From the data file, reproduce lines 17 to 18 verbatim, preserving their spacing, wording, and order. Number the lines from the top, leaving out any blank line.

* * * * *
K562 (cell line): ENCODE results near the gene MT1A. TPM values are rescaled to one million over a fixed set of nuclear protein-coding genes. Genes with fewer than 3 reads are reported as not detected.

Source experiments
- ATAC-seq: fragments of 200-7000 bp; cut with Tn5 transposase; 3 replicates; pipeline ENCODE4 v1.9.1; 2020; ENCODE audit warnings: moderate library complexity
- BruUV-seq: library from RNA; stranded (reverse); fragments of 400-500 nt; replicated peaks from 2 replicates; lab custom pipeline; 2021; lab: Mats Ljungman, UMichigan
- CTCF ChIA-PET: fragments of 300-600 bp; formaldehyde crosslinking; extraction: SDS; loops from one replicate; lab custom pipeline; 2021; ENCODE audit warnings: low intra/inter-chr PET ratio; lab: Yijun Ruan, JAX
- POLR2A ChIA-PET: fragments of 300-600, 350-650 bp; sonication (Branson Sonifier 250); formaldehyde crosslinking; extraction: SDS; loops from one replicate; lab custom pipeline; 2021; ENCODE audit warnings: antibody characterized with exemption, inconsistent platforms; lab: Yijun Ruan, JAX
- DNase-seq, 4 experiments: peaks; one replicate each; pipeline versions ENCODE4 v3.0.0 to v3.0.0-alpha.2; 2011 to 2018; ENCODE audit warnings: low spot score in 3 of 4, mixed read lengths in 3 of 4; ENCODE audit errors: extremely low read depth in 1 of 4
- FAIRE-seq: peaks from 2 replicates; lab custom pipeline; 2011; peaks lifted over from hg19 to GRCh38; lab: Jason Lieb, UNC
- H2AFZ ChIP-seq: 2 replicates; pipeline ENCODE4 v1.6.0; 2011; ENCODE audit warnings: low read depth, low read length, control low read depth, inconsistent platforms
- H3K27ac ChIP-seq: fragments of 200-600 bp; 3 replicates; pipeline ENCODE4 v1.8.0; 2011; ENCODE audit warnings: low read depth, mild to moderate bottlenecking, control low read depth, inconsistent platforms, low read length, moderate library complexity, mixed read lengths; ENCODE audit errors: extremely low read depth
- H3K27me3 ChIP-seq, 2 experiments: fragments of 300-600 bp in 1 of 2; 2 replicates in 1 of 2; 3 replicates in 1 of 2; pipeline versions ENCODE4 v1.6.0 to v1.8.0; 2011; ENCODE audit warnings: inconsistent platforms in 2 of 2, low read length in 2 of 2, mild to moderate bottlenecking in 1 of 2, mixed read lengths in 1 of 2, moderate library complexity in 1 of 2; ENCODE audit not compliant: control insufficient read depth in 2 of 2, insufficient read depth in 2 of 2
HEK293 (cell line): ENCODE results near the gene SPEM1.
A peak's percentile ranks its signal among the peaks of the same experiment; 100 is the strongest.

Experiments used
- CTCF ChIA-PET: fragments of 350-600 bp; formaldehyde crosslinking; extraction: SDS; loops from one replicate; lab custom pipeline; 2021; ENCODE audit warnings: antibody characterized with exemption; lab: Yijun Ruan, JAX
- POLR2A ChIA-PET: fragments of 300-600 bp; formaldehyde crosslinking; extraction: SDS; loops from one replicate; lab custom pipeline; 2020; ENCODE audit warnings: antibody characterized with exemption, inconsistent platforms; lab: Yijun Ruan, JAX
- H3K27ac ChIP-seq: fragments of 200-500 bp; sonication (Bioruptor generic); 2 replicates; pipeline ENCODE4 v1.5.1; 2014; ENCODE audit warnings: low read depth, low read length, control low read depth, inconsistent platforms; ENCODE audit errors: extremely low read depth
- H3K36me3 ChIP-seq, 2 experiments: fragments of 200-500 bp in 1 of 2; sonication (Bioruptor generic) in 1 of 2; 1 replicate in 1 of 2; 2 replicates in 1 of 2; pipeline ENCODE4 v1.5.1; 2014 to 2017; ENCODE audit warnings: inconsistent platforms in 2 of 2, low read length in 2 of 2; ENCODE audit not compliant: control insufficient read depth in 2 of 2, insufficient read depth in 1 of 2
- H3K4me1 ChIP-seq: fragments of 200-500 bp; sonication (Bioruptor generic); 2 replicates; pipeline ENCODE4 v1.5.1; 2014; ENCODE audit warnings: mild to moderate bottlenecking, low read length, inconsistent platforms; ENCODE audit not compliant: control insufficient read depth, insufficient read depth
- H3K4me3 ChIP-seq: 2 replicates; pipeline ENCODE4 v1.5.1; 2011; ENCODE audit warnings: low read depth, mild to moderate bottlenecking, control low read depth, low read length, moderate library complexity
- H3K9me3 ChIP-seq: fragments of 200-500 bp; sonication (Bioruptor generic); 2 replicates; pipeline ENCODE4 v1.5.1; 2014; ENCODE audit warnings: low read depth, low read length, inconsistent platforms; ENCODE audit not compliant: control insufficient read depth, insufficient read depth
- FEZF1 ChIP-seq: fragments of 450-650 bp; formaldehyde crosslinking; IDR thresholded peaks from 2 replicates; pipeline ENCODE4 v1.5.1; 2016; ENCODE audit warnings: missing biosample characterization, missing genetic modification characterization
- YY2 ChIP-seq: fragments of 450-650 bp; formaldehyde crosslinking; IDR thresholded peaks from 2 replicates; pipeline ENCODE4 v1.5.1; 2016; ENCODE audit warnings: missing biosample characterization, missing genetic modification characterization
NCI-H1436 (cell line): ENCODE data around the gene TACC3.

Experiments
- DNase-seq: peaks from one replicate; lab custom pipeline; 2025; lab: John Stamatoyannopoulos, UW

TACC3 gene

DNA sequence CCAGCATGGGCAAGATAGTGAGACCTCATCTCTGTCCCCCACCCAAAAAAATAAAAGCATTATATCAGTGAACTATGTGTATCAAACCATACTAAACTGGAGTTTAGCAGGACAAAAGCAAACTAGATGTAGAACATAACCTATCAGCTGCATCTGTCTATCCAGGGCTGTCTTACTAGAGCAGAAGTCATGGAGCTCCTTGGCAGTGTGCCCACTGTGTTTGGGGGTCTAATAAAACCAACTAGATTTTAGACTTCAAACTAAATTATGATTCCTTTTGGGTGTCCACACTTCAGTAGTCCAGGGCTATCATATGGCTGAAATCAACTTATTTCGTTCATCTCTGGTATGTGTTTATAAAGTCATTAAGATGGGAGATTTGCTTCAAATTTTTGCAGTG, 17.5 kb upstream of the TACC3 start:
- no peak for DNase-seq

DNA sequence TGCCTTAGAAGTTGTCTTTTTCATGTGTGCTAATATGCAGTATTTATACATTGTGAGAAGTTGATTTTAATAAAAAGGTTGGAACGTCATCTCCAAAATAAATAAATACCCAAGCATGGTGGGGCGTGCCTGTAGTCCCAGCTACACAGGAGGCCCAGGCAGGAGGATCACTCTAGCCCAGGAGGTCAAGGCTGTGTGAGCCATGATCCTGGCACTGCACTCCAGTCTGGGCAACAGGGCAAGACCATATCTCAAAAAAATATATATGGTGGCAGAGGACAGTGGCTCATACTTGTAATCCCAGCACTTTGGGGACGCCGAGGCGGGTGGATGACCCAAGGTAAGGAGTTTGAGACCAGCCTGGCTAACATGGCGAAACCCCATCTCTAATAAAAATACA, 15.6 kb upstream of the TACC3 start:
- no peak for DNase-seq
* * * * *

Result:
- H3K27ac ChIP-seq: fragments of 200-500 bp; sonication (Bioruptor generic); 2 replicates; pipeline ENCODE4 v1.5.1; 2014; ENCODE audit warnings: low read depth, low read length, control low read depth, inconsistent platforms; ENCODE audit errors: extremely low read depth
- H3K36me3 ChIP-seq, 2 experiments: fragments of 200-500 bp in 1 of 2; sonication (Bioruptor generic) in 1 of 2; 1 replicate in 1 of 2; 2 replicates in 1 of 2; pipeline ENCODE4 v1.5.1; 2014 to 2017; ENCODE audit warnings: inconsistent platforms in 2 of 2, low read length in 2 of 2; ENCODE audit not compliant: control insufficient read depth in 2 of 2, insufficient read depth in 1 of 2